Can a radio station owner submit an obscene set of call letters for his station and have it approved by the Federal Communications Commission? Brent Bozell's culture column passes along that two prospective stations in Hawaii were granted the call letters KUNT (and KWTF), which the station owner quickly apologized for submitting. But the FCC, for its many millions in expenditures, has no living, breathing human checking to make sure that embarrassing call letters aren't included in their usual online submission process. Brent elaborates:
It wasn’t that long ago that the bureaucracy at the Federal Communications Commission fell on its collective rump when with Solomonic wisdom it announced that use of the “f-bomb” over the broadcast airwaves didn’t constitute an indecency so long as that word was used as an “intensifier” adjective, and not a verb. The real world shook its head in disbelief, the appropriate cobwebs were cleared, and ultimately the FCC reversed itself.
Never underestimate a federal bureaucracy. The FCC has struck again.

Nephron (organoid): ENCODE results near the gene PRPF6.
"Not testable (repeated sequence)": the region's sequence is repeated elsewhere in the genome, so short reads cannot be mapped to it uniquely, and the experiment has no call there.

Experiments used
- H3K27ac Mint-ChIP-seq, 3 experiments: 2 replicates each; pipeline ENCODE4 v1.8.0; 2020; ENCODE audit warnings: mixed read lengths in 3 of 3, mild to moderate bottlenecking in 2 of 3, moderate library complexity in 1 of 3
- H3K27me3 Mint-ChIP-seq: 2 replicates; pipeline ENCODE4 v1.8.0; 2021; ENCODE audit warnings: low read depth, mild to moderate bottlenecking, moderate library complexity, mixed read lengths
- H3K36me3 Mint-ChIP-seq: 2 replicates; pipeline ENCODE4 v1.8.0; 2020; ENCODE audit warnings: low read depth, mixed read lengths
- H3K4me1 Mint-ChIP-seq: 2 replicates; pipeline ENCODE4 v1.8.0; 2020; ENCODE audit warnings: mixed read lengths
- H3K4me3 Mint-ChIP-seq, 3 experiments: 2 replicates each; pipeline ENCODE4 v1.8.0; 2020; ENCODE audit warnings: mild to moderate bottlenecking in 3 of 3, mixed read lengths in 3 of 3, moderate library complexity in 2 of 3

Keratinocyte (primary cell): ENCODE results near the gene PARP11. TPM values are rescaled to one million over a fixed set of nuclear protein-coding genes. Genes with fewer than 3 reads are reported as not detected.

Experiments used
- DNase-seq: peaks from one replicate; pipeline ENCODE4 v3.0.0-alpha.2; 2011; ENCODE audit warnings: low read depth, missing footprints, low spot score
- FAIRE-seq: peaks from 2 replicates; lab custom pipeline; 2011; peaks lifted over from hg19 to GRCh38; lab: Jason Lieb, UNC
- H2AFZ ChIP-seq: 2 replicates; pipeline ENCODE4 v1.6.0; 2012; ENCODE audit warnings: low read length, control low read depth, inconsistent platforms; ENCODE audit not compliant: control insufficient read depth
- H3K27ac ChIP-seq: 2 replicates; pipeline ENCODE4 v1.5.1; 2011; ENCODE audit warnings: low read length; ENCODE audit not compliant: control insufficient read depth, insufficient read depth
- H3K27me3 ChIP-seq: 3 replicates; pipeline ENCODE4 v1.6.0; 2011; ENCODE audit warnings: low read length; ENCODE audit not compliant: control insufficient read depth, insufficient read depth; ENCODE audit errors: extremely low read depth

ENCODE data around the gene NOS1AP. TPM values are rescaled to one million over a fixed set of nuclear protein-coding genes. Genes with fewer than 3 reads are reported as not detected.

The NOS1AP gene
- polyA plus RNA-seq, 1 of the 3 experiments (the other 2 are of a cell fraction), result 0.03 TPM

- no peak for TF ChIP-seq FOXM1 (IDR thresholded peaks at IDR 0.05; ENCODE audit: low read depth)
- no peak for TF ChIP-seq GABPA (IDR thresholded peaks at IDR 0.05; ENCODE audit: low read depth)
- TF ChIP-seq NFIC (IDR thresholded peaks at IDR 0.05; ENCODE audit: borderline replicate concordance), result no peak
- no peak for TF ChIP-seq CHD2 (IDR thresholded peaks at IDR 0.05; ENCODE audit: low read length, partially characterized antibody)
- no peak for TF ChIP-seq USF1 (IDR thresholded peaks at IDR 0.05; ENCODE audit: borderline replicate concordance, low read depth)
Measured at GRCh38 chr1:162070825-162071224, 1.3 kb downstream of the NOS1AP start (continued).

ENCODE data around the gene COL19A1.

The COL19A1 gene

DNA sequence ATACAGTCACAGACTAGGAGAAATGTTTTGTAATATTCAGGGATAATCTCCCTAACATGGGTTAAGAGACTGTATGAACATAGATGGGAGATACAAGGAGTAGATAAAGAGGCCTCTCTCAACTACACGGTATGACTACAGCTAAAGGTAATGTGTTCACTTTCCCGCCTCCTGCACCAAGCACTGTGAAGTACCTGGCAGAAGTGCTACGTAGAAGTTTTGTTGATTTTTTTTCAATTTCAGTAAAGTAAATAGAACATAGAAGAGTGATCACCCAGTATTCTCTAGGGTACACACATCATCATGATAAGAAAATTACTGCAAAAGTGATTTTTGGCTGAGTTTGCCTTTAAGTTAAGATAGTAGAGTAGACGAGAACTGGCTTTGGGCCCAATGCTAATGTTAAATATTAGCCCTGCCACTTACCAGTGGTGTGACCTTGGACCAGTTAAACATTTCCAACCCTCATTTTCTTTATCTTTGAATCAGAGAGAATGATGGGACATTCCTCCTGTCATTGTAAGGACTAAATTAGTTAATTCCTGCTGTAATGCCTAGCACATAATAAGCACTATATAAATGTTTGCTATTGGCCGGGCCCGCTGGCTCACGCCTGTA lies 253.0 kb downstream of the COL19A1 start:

One responsibility of this agency is to assign call letters to new TV and radio stations. The Honolulu Star-Bulletin has reported that deep in a 15-pages list of new call letters issued by the FCC last month, the call letters KUNT were granted to a yet-unbuilt low-power digital television station in Wailuku, Maui.
The Honolulu paper discovered that the FCC doesn’t exactly hire a human to look over the call letter list. Apparently the agency’s $300 million annual budget goes only so far. Assignment of the station letters actually is an automated process, according to Mary Diamond of the FCC's Office of Media Relations. Broadcasters use the FCC Web site to request and receive call letters with no oversight from any FCC human.
The station owners have now stepped in to reverse this outrage and Kevin Bae, vice president of KM Communications Inc. in Skokie, Illinois, has now apologized. It is "extremely embarrassing for me and my company and we will file to change those call letters immediately."
But this is not the first time the FCC has been asleep at the assignment desk, nor have other station owners reflected KM’s responsibility. KCUF-FM near Aspen, Colo. got its F-word-in-reverse call letters in August of 2005 and has been on the air since December.
From there, Brent looks at how the Internet can be a haven for creeps, as in Jack McClellan, a self-promoting pedophile blogger in Los Angeles who drew some heavy publicity recently.